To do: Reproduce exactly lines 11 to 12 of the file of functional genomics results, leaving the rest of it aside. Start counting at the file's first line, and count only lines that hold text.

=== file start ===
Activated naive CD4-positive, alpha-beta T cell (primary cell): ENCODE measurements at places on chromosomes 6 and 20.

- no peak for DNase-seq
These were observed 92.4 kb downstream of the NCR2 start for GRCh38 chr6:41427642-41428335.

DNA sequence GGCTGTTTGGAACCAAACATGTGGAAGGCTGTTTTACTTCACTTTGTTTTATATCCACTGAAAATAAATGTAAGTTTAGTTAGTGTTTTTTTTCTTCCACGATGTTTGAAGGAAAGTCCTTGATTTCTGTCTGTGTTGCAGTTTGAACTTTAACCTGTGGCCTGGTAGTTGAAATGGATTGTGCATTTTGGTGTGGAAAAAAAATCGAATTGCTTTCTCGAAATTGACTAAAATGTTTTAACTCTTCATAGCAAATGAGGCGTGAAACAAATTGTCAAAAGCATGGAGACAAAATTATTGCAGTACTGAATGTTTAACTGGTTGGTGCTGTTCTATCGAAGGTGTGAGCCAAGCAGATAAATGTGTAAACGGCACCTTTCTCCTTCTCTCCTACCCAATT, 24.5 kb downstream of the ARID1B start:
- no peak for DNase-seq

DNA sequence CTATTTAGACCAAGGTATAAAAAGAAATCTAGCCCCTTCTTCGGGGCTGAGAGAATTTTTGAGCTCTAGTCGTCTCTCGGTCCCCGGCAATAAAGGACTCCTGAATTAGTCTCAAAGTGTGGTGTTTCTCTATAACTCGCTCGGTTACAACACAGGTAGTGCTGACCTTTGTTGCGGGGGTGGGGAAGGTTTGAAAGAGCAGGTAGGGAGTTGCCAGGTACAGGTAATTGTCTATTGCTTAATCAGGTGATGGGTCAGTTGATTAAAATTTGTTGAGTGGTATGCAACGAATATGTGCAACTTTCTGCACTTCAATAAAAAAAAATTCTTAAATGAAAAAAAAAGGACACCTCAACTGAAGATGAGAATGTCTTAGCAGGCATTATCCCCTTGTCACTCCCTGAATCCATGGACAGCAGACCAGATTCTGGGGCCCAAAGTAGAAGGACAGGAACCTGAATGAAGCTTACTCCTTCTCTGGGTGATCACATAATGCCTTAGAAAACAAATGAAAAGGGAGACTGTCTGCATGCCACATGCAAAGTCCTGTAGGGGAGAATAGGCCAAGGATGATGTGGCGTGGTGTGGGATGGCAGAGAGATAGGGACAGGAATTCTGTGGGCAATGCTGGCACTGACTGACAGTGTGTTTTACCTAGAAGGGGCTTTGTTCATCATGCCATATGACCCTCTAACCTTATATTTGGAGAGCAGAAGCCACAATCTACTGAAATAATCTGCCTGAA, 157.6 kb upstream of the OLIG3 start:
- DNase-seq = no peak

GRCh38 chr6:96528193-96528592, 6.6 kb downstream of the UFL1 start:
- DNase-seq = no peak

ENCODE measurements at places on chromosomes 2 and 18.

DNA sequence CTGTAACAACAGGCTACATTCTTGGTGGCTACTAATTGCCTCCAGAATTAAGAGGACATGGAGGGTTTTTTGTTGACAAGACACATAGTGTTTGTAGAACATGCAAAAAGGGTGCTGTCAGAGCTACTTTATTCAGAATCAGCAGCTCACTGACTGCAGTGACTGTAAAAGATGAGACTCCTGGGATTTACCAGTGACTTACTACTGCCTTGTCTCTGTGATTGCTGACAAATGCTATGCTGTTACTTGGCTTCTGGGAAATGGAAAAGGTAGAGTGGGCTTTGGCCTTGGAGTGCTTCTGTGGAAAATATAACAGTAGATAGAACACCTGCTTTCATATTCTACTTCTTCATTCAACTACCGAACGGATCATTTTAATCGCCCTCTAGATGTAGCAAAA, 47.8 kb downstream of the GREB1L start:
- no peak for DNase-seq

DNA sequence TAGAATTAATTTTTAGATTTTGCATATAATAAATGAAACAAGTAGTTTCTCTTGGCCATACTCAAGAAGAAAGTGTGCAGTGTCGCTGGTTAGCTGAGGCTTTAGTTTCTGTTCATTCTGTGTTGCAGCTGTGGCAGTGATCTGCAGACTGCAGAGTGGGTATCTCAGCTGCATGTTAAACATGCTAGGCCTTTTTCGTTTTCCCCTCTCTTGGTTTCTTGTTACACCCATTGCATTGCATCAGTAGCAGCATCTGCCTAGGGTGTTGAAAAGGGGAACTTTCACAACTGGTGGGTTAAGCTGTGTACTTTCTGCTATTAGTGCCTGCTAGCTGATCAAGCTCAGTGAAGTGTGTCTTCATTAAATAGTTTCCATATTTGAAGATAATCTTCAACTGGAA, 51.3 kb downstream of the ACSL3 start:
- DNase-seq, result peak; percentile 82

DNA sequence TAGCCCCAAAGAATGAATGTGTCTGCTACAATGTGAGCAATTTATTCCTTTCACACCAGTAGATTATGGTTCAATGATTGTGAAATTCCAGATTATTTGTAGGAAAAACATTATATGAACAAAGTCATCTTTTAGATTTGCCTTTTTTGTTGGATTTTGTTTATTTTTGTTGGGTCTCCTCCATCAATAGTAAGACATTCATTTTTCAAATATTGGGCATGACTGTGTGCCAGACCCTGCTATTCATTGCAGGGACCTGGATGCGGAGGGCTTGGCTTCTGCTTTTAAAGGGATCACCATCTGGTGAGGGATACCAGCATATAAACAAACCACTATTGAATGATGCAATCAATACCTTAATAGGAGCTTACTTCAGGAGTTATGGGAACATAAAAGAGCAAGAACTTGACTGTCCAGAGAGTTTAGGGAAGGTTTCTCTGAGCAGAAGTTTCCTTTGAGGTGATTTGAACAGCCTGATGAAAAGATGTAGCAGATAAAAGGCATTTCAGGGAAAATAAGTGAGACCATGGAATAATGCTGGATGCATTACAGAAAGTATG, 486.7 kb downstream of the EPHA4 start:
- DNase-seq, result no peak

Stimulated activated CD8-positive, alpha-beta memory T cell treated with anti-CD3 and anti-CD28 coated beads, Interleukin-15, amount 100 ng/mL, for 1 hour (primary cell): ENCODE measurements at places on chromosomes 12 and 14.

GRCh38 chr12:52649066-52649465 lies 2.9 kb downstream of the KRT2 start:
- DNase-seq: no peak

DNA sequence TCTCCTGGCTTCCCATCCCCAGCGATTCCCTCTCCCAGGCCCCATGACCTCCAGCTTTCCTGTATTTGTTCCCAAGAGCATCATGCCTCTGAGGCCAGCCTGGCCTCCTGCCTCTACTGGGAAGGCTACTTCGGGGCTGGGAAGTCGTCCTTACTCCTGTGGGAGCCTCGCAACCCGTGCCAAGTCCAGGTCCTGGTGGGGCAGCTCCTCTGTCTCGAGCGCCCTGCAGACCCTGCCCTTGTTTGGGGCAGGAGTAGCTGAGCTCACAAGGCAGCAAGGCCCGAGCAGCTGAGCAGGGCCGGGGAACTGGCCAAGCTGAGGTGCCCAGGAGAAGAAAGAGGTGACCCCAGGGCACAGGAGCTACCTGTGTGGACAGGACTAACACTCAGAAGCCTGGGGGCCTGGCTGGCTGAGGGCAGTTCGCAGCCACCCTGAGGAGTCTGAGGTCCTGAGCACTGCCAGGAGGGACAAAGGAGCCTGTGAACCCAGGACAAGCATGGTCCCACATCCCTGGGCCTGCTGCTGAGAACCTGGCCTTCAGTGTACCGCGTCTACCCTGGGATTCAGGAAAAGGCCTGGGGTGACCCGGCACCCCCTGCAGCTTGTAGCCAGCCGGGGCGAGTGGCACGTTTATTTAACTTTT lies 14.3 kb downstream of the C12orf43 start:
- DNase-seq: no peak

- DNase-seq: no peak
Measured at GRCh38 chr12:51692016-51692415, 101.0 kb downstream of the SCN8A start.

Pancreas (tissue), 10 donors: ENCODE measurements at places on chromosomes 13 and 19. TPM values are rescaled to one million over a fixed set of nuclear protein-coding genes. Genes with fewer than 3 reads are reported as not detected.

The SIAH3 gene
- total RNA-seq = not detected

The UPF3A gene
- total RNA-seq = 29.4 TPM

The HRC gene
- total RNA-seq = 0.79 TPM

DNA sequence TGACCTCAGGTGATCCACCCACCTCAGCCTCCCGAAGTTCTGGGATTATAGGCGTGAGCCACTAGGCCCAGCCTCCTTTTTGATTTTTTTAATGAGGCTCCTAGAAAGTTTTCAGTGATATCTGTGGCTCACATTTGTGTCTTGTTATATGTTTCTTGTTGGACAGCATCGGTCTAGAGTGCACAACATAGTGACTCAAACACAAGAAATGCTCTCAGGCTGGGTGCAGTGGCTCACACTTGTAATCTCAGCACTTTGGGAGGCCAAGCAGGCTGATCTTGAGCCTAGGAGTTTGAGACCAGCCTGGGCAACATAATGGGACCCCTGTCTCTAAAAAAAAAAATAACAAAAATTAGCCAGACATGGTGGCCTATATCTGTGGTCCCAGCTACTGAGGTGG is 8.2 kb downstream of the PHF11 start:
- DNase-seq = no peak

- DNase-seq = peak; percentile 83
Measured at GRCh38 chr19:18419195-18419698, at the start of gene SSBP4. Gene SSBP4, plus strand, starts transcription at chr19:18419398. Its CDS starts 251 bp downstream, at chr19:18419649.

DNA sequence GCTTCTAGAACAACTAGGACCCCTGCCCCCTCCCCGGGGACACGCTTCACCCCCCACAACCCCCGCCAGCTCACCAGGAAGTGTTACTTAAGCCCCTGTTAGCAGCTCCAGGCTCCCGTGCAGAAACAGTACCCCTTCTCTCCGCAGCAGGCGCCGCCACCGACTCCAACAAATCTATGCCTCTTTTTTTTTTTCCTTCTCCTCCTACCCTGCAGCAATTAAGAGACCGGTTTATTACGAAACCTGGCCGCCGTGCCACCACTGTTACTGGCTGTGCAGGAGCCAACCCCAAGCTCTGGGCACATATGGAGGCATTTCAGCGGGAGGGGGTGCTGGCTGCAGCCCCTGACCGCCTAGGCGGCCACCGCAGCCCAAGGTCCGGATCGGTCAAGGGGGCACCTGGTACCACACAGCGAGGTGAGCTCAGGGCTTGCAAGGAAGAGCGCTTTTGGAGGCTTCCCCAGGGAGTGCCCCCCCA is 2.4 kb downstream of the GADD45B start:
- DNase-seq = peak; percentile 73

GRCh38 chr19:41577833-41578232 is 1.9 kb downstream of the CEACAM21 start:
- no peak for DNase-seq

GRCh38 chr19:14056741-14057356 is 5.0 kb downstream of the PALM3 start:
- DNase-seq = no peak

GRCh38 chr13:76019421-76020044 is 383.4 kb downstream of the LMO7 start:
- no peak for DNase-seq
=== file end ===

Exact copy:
DNA sequence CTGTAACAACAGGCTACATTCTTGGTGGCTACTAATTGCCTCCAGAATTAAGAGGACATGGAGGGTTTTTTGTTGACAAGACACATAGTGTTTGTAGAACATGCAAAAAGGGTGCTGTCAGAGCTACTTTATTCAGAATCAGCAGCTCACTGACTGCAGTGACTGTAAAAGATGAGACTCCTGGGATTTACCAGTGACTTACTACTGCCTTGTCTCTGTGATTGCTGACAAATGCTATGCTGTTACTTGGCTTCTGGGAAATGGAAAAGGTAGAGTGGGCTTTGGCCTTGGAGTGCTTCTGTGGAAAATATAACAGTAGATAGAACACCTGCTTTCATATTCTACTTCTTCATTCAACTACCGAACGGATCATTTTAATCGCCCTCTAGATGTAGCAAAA, 47.8 kb downstream of the GREB1L start:
- no peak for DNase-seq